Hosking’s memory is that the four of them spent about an hour in the bar. He sat away from the others watching television highlights of that day’s English FA Cup Final between Southampton and Manchester Utd. The three Red Hand Commandos were on the other side of the bar talking amongst themselves.

Some time after closing time the four left the bar. Hosking was quite drunk by that time. He reckons he had consumed about 13 or 14 pints over the whole day. “That used to be my Saturday thing”, he said.

Instead of heading North, the UDR driver steered his vehicle southwards towards Dundalk and the fateful encounter with Seamus Ludlow.

Now married with two children and living in Newtownards not far from his native Comber, Hosking takes up the story: “I saw a sign saying Dundalk, that’s how I knew we’d been there. I remember this guy walking along, he was thumbing actually.We stopped and your man got in. He was drunk. He got in between us in the back. I remember giving him a hand in.”

Seamus Ludlow had spent the evening drinking at various bars. He had just left the Lisdoo Arms and was looking for a lift to his home at Thistlecross about two miles northwards.

“The next thing I can remember”, Hosking continues, “he wasn’t long in the car really, I remember the house and the road in that direction and I remember the guy saying I live over here. I don’t know who it was said he needed to use the toilet. I was bursting anyway, the pints were going through me.

“We went on down anyway and I remember him reversing up a wee lane. ‘Mambo’ got out and pulled the seat back and I got out, I went over to the hedge near the front of the car. I was standing having a pee and the next I heard was banging. I swung round and there was this guy ‘Mambo’ sort of half in the car and he was shooting in the car.

“All I remember then is your man ‘Mambo’ pulling him out and —- was pushing him out. The guy fell on the floor so they got out and picked him up and threw him on to a hedge, I think it was. Then your man shouted get in. I was standing there shocked, I was horrified. My first thought was that they were going to do the same to me because I had seen what they had done. I was horrified. I got in the back and the whole way back I just stared out of the window.”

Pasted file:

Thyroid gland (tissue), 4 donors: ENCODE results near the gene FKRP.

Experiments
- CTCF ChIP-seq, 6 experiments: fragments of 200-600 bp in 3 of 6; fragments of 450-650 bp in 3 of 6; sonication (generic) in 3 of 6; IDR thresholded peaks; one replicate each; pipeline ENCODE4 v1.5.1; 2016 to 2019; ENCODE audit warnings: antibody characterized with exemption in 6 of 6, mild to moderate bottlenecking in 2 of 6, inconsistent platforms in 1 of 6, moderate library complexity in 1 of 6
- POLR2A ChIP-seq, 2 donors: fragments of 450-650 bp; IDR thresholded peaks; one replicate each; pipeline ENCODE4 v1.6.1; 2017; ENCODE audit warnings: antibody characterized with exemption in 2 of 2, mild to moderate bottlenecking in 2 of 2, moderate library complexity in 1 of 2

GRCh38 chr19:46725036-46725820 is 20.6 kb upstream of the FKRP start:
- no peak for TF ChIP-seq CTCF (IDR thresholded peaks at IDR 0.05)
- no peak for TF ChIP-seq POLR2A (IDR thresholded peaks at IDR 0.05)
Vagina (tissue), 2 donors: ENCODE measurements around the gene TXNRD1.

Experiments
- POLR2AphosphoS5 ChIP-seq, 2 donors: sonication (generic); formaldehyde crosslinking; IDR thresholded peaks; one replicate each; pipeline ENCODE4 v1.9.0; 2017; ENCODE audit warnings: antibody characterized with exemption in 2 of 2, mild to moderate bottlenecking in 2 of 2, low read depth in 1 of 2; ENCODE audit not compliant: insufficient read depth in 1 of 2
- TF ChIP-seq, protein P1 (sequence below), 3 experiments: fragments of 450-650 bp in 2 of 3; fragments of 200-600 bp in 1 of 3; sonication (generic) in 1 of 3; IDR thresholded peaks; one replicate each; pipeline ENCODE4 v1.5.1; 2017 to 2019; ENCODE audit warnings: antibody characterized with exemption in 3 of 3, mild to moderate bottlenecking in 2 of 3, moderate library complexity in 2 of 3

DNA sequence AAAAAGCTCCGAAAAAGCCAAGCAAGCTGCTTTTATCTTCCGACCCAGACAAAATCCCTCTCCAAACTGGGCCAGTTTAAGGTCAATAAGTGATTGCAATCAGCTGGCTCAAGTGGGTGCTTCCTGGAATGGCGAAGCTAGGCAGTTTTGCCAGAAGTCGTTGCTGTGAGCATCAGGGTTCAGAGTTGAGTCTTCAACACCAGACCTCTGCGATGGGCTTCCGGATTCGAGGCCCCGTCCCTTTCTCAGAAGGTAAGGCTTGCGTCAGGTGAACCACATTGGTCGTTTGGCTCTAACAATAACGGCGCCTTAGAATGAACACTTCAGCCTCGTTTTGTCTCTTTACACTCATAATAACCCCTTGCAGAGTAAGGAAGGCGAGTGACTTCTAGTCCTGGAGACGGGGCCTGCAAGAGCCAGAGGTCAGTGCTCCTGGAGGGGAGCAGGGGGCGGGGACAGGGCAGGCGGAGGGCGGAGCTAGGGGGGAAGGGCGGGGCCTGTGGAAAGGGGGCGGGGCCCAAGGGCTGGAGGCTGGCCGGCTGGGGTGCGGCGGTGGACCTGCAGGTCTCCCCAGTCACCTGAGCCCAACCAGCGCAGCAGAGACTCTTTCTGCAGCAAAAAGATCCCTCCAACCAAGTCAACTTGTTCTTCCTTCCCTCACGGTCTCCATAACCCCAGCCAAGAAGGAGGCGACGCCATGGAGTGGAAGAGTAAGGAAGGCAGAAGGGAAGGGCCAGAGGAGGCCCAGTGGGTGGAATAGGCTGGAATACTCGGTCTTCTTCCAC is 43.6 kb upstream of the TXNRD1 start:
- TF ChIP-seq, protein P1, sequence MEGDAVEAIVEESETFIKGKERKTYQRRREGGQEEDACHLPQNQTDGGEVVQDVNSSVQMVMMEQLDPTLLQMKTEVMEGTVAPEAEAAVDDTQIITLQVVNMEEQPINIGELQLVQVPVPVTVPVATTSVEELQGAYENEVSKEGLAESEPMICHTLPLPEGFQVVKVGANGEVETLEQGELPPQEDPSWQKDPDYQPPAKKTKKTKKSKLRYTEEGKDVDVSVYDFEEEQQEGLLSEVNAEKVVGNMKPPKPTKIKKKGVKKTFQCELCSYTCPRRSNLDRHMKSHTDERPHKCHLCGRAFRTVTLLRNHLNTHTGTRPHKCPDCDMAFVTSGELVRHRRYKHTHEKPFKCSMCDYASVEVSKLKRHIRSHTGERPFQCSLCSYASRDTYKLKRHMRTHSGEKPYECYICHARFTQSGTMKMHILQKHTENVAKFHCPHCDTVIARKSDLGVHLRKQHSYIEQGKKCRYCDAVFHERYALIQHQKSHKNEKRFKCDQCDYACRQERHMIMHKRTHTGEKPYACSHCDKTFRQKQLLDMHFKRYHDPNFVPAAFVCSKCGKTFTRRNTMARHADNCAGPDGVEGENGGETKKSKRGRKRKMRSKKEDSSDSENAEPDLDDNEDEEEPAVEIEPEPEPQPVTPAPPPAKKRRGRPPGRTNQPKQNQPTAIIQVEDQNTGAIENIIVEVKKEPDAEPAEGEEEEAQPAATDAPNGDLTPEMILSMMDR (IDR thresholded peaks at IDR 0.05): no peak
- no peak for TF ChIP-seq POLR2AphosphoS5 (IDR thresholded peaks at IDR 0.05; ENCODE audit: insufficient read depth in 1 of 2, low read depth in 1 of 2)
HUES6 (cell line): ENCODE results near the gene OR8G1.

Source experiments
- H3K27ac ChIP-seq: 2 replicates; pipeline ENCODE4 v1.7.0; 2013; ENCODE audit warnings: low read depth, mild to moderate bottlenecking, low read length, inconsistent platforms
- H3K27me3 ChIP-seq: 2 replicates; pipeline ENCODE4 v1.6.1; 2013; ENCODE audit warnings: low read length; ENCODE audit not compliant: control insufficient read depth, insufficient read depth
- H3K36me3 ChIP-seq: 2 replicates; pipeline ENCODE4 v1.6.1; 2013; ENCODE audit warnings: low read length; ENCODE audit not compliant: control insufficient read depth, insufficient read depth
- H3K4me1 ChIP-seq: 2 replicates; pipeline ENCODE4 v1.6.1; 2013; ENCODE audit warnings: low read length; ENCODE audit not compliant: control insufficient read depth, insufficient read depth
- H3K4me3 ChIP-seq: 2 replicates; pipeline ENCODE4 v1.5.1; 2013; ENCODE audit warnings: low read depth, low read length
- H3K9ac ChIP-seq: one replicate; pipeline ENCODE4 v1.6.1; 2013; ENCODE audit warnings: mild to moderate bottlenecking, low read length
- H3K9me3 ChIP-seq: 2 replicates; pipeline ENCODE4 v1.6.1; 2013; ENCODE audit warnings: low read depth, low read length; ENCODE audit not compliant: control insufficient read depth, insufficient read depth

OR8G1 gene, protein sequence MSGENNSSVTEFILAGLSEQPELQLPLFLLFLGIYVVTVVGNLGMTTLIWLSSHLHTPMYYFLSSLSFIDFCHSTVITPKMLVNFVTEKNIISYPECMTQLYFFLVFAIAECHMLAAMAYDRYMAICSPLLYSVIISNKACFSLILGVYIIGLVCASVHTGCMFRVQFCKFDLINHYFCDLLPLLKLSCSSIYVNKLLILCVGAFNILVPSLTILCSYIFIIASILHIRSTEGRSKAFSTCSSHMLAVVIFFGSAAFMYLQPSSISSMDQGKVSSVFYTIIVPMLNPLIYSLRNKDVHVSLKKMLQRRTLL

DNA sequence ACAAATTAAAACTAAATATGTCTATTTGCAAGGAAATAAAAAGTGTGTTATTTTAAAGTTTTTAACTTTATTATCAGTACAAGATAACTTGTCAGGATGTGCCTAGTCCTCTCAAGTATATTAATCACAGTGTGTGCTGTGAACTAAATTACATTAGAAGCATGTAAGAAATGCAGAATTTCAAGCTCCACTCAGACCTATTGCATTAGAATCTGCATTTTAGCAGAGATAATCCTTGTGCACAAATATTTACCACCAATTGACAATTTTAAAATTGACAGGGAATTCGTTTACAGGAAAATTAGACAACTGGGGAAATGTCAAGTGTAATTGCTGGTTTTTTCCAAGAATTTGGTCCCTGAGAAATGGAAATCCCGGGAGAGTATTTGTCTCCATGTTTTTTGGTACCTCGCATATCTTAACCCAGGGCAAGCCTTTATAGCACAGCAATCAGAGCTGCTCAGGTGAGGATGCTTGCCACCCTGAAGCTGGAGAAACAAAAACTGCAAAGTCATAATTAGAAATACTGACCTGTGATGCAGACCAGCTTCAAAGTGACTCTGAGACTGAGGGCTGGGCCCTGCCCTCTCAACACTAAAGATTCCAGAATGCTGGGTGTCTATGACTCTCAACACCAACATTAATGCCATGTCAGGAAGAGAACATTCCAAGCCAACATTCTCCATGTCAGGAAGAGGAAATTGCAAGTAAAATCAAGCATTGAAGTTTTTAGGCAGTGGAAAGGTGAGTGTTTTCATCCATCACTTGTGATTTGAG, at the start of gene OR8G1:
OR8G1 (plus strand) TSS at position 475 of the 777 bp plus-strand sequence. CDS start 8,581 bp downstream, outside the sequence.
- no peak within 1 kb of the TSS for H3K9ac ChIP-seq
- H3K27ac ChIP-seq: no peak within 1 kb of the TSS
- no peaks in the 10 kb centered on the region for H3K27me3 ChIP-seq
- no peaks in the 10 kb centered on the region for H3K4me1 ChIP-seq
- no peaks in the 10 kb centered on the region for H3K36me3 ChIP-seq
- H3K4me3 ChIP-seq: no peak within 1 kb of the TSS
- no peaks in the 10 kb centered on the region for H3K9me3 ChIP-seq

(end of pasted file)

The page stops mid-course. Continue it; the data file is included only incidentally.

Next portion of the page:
The inquest was told that his body was found the next day by tourists from the North in a lonely lane about a mile from Seamus Ludlow’s home. It was lying on a hedge. He’d been shot with three bullets all fired at close range and from his front, left. The fatal wound was to his heart. The State Pathologist John Harbinson speculated that Seamus Ludlow had been shot elsehere because his shoes were remarkably clean for being in a muddy lane.

By all accounts Seamus Ludlow was a shy, inoffensive man. At 47 he was a confirmed bachelor who, like so many other Irish family situations, lived with his eighty year old mother. If his death was to be covered up by the authorities he was in many ways an ideal candidate. He had no wife or children to grieve him or cause a fuss and he was poor. He chopped wood in the Ravensdale forest for a living.

Seamus Ludlow’s family have however campaigned for the truth about his death but to no avail. Appeals to the Gardai to re-open the case have fallen on deaf ears while theories have abounded, including one that SAS men were responsible. Despite Garda claims to the contrary the IRA denied any responsibility very shortly after the killing.

The Gardai have told the family not to speak to the press about recent developments and the Ludlow family have, duly, declined to make any comment saying this is the advice they have been given. However the dead man’s brother, Kevin added: “The family will be watching events with great interest”.

After the killing, the yellow Datsun sped nortwards dropping Hosking and the UDR Captain off at Killyleagh. The UDR Captain then drove Hosking home to Comber. Hosking remembers a veiled threat from ‘Mambo’ on the drive home, a remark that if he could get away with it he could kill a Protestant too.

Two days later the UDR Captain approached Hosking and warned him that unless he joined the Red Hand Commandos he would be killed because of what he had seen. He said that he had consulted the Red Hand commander, the late John McKeague about him. By now thoroughly frightened Hosking asked the UDA to intervene. Like hundreds of his contemporaries he had been a low level member of the UDA in Comber and set up barricades there during the 1974 UWC strike. That was the last he heard of the Ludlow murder until eleven years later.